I was still a pubescent, rose cheeked duckling when Sacha Baron Cohen's terrible, regrettable Ali G Indahouse slunk its way into the world in 2002. Amongst the sexual references I feigned a deep understanding of and the cheap knob gags I forced myself to laugh at, an awakening of sorts occurred. Thanks to one of the more liberal of my friend's parents I was watching a 15 rated film full of cheap knob gags, setting myself up for early onset osteoporosis via finger clicking and being introduced to jungle via the hiccupping delivery of General Levy and M-Beat's "Incredible".
Although I discovered the track almost a decade late, crowded around a TV trying to figure out why a ping-pong ball was jettisoning from an unseen netherworld of the Thai ambassador in the UN meeting scene, it seemed pre-programmed into my then limited bank of musical knowledge. "Wicked, wicked jungle is massive" is one of those refrains that you know before you hear, a sound plugged into our collective consciousness like the riff in Deep Purple's "Smoke On The Water" and the booming chortle of Brian Blessed.
The track represents one of those rare moments when everything comes together exactly on cue; the jungle scene had been bubbling away for a couple of years and was primed for a definitive record, Levy had discovered his own vocal niche and M-Beat was a burgeoning producer in search of his opus. From 1991 to the year of its release in '94, you could still just about describe jungle as operating on an underground level, but the scene was expanding rapidly. What "Incredible" did was consolidate that festering mainstream potential and turn it into something gargantuan, galvanising more people to sit up and listen and removing any remaining semblance of exclusivity — for better or worse. Prior to '94, all the major releases – Bodysnatch's "Euphony", Doc Scott's "Here Come The Drums", Lennie De Ice's "We Are I.E." – had remained harboured in key areas of London, on the pirate airwaves and in a network of soundsystems, but the release of "Incredible" and SHY FX's "Original Nuttah" (another '94 classic) marked a second phase in the scene's popularity. Now, over 20 years on, "Jungle is massive" has become the unofficial motto for the entire movement and "Incredible" remains, arguably, its most recognisable tune. It's even become the punchline of a shit joke. Why did the lion get lost? Not many other songs can say that.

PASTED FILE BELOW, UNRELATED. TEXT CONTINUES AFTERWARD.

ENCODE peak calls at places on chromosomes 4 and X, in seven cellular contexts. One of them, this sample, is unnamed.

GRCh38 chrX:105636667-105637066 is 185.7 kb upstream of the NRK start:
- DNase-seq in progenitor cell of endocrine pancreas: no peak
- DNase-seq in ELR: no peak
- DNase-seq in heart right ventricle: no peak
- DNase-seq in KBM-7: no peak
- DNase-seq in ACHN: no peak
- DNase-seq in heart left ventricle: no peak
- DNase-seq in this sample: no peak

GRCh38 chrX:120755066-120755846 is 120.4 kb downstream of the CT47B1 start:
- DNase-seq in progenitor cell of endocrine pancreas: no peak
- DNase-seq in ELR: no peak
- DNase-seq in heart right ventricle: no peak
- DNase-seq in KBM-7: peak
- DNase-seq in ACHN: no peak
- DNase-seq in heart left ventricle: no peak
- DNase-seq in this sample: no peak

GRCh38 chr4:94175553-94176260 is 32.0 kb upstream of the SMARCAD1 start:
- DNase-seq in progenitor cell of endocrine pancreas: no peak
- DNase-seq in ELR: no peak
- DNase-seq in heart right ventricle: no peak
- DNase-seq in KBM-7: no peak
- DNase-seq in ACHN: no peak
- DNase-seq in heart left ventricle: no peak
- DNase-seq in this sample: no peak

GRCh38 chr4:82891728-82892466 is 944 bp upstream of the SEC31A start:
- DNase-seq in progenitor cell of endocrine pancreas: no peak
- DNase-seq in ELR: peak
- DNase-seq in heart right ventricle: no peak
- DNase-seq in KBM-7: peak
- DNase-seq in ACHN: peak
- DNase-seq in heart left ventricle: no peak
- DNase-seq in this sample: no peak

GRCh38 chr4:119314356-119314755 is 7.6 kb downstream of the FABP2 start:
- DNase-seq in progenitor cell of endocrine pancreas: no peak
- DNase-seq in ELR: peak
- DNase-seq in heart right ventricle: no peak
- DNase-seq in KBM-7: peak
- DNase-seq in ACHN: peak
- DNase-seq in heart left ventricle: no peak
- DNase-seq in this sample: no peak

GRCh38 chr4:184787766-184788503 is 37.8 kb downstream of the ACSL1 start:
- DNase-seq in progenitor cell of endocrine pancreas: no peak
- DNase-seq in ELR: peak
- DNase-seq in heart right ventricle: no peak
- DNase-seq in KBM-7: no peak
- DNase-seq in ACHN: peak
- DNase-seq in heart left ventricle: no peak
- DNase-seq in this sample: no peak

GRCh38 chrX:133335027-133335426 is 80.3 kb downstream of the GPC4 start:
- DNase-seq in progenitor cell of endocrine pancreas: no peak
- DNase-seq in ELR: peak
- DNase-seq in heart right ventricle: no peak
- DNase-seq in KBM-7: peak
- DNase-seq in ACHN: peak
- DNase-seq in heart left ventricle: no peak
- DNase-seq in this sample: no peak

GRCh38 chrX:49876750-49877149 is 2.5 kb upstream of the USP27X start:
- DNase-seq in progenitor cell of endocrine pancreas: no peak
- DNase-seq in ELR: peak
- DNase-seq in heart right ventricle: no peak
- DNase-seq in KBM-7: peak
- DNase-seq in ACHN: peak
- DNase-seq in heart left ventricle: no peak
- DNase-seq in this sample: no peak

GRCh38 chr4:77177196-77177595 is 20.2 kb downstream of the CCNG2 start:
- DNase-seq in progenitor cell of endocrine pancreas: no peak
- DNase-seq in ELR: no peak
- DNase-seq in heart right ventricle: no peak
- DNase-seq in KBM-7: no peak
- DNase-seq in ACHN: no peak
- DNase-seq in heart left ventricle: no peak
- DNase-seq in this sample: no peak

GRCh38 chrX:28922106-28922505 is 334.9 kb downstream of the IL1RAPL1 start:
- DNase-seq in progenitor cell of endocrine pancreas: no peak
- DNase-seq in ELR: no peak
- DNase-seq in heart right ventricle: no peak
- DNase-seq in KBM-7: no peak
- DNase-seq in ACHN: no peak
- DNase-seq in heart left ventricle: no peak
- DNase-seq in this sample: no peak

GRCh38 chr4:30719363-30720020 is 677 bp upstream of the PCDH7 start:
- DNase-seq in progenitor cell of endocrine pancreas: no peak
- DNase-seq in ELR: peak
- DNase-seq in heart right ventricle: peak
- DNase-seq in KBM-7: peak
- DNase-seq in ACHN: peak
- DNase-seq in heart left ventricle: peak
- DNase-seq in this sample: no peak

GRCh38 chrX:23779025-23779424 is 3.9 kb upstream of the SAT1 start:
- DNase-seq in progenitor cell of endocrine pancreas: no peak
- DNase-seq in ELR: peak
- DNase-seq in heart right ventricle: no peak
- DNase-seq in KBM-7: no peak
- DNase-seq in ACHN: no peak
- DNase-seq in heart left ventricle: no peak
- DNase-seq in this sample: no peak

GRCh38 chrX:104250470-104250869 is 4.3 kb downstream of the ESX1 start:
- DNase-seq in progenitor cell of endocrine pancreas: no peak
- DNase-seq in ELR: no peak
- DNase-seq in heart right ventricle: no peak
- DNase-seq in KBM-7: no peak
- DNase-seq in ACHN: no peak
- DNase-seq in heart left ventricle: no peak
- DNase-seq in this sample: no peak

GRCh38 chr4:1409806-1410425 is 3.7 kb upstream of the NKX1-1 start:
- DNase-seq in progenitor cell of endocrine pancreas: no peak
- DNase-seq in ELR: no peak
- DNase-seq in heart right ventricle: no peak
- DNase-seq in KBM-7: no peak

It's easy to look back with fondness on "Incredible". It permeates top DJs' list of favourite jungle bangers, still has that ability to titillate both aged and adolescent toes on sticky, rum-splattered dancefloors and can enlist an infinite amount of fire emojis. But, soon after its release, the tune and General Levy were marred by controversy and blacklisted from the scene. In an interview with The Face, Levy was quoted as saying "I run jungle" which many of jungle's top brass in its 'committee' thought endangered its camaraderie; putting one name, face and voice above the movement itself was not something that could be allowed to happen and so "Incredible" was banned from venues and the pirate airways. The community shunned Levy and M-Beat.